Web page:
How Many Languages are there in Pakistan?
By: Sehar Khan
The Asian region of the world is known for its rich history and diversity. A vast land, where a magnanimous total of 2197 languages are spoken, Asia-pacific region makes one of the most important components of language pie of the world, particularly the Southeast Asian region. If you take a closer look at Asian region, you will be able to decipher the countries within.
Zoom down into South Asia further and you stumble across Pakistan.
Many people in the West know Pakistan as one of the “terror-financing, poverty-stricken, and an underdeveloped” nation. What they don’t know, however, is the land of diverse languages, people and cultures that fuse together into an amalgamation that is both unique and distinct.
Since this “land of the pure” is renowned for its distinctiveness in linguistic aspects, let’s take a closer look at how many languages are spoken in Pakistan.
Pakistan is the sixth-highest populated country and a home to several ancient civilizations. To add a feather in its cap, Pakistan is one of the few countries where 73 languages are spoken. In fact, the northern region of Pakistan alone speaks 30 languages, some of which are endangered.
The Official Languages of Pakistan:
When it comes to categorizing the official languages, English and Urdu both are termed as the official languages of Pakistan.
Urdu, the official and national language of Pakistan, is a fusion of Arabic, Persian and local languages, taking its origins from these old languages. Although only 8% of Pakistanis consider Urdu as their native language, it is understood by 90% of the population and is used in formal occasions, government administration, as well as taught in educational institutes.
A Peek at the National Language:
Urdu is the national language of Pakistan. Derived from Persian, Arabic and a combination of local dialects, it is the language of the Subcontinent along with Hindi. Long before it was declared the national language, it was the lingua franca of Mughal kings and courtesans, and spoken in the literary as well as social circles. It was declared the national language after the emergence of Pakistan and is spoken and understood widely in the region now.
What other languages are spoken in Pakistan?
To answer the question of how many languages are spoken in Pakistan, it is imperative to look at the group of native languages that form the linguistic pie of this country. Let’s take a look:
The language that is most widely spoken by Pakistanis after Urdu is Punjabi. A language of Punjab province, Punjabi has different dialects like Hindko, Saraiki, and Mahi Punjabi. Almost 44.2% of the Pakistani population speak this language and its dialects vary from city to city. Punjabi takes its roots from Classic Sanskrit of 600 BC.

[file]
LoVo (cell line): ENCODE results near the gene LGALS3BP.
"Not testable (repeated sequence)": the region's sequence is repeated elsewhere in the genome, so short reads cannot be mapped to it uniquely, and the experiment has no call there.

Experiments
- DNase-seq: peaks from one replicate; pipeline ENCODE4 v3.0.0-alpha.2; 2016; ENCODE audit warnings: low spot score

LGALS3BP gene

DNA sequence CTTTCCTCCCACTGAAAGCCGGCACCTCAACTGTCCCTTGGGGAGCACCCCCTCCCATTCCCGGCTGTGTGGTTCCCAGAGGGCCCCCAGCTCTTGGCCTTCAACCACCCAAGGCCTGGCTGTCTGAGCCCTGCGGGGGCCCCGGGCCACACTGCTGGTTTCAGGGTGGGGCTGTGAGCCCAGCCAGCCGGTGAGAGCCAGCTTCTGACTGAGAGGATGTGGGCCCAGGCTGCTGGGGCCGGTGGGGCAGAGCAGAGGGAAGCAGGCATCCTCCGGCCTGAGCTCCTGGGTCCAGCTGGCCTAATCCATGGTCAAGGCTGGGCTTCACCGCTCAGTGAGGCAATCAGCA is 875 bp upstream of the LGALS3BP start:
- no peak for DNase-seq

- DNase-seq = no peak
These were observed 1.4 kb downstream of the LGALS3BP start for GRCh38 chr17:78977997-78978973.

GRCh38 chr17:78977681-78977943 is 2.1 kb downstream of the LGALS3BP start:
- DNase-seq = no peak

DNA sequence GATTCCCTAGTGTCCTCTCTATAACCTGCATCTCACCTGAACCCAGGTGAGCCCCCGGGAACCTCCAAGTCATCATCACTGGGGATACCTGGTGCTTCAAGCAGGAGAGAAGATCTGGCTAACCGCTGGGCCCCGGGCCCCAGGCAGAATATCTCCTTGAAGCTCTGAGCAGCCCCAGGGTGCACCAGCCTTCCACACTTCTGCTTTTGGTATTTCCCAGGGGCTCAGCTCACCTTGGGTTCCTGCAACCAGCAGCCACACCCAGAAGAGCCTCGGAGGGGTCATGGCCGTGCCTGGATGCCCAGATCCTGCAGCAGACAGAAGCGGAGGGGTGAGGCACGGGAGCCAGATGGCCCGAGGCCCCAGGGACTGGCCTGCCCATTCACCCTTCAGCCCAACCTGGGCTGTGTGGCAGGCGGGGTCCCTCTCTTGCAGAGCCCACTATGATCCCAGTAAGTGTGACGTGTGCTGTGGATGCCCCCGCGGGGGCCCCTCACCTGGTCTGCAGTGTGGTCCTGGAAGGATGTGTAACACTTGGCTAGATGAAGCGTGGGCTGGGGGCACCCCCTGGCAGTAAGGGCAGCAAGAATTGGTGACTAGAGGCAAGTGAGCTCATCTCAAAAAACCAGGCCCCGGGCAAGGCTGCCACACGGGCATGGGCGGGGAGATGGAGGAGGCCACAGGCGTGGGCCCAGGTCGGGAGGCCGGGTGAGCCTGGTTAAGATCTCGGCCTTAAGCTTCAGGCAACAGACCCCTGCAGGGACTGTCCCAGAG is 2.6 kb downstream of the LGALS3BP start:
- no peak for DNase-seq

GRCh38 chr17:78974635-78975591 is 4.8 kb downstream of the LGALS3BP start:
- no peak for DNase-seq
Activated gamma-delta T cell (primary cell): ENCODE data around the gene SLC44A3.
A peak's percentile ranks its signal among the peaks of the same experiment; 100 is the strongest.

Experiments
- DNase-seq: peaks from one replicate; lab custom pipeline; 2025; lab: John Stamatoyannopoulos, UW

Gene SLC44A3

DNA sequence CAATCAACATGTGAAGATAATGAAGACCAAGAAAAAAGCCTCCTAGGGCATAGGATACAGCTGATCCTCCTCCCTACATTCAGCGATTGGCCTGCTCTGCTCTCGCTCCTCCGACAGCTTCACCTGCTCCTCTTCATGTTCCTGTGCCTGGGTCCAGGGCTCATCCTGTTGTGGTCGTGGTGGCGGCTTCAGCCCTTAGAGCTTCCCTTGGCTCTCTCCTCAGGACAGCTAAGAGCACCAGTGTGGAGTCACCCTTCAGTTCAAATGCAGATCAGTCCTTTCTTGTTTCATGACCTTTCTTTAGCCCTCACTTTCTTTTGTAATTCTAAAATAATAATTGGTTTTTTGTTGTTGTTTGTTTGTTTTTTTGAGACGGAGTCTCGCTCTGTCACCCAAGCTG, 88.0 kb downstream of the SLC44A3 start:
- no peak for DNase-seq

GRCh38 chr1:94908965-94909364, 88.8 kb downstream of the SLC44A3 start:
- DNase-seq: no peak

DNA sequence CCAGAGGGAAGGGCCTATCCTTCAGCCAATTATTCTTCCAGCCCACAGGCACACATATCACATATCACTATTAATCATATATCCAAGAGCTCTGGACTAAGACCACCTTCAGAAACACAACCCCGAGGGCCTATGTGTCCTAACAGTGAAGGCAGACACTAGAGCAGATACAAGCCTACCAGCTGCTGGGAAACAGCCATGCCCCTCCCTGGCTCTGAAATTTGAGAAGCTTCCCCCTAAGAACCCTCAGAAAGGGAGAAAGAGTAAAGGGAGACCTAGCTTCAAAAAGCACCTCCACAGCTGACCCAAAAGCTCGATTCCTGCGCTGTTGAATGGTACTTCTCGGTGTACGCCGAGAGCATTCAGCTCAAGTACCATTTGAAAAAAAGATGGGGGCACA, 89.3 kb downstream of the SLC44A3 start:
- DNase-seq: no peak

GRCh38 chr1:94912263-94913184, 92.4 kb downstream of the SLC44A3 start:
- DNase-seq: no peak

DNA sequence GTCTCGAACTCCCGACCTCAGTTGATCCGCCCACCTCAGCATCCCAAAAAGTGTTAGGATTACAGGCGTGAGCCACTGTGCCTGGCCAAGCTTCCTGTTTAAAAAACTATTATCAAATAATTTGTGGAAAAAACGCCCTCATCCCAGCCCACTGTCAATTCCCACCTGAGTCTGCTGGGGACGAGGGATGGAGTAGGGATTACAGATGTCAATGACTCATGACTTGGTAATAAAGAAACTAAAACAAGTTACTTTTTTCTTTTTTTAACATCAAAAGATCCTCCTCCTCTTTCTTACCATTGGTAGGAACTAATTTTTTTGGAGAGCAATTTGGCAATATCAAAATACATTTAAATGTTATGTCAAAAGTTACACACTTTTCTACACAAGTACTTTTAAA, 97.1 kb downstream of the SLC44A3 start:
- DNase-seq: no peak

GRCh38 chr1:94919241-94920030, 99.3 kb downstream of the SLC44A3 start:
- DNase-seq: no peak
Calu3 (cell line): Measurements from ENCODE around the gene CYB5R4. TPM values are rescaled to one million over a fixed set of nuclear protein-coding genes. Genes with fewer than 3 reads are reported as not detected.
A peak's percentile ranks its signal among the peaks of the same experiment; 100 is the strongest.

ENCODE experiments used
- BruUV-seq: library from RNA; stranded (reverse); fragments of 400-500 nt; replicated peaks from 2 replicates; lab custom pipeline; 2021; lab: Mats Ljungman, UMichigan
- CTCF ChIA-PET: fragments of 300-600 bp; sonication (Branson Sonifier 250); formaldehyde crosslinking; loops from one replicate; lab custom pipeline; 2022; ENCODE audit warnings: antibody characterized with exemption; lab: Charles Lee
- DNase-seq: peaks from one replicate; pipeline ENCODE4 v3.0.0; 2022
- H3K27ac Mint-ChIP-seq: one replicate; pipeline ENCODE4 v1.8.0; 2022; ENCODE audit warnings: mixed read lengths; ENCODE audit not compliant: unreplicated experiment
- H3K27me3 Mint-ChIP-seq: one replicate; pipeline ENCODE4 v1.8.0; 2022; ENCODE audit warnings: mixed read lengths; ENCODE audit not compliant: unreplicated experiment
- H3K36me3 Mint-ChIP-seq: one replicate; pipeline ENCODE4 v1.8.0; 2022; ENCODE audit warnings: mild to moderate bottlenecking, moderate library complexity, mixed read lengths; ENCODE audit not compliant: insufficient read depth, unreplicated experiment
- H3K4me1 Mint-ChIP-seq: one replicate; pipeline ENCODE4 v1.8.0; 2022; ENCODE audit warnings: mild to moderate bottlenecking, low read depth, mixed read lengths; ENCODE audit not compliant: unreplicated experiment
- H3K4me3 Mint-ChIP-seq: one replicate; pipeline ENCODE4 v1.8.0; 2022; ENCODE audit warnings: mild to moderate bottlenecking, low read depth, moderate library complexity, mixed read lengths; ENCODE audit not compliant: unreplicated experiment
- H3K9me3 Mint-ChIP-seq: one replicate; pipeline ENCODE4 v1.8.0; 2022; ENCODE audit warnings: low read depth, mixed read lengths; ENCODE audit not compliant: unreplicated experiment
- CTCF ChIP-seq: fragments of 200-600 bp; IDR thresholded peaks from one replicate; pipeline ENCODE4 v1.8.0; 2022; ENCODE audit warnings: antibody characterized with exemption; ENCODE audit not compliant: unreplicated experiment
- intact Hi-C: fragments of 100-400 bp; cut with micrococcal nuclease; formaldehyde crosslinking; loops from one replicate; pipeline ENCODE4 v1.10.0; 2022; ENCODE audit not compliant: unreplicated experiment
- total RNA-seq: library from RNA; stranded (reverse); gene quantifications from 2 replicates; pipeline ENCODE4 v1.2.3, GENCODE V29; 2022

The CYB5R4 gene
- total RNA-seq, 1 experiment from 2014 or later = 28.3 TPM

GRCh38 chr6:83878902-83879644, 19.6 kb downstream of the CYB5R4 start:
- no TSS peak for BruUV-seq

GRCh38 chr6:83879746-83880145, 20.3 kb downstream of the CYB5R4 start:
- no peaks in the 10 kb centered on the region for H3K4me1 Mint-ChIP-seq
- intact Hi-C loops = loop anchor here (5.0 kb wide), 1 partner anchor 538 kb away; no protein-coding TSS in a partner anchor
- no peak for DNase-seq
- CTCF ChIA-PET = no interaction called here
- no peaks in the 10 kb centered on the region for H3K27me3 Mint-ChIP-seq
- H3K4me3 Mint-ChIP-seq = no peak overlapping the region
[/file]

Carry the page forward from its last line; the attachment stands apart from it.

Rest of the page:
Pashto is the second largest provincial language of Pakistan that is spoken and understood by 15.4% of Pakistanis, mostly of whom reside in the Northern KPK area of the country.
Sindhi is spoken in the lower Sindh region of the country and is derived from Sanskrit and Indo Aryan language. Spoken by 14.1% of the population, Sindhi is also spoken by a sizable population in the Indian region.
Balochi, the language spoken in the Balochistan, the biggest province of Pakistan. Yet only 3.6% of the population speaks Balochi as a native tongue, mainly owing to the geographic landscape of this place, composed of deserts and inhabitable plains. It has origins in the 10th century and has a large number of dialects.
English, a remnant of British colonial rule, the British Raj, as often called, is an important medium of communication in the country—particularly in the official spheres. The constitution and laws were originally drawn up in English and are now being translated into other regional languages for comprehension and interpretation.
Coming back to the question of how many languages are in Pakistan, one may consider that Pakistan is a country with a wide range of languages. Nevertheless, Urdu, the main language of this country has a rich history and is influenced by words from English, Arabic and Persian.
The reason for this influence are the historic conquests made by invaders in this part of Asia, particularly in the 16th and 17th Century, who brought their native languages and dialects with them in this land. This is the reason this land is known as the land of rich languages and Urdu, being the forerunner of the languages, is taught across the world and is considered as the backbone of literature in the Subcontinent.
Pakistan—literally meaning “the land of the pure” is also the land of diverse languages and cultures, making it one of the most linguistically diverse regions of the world.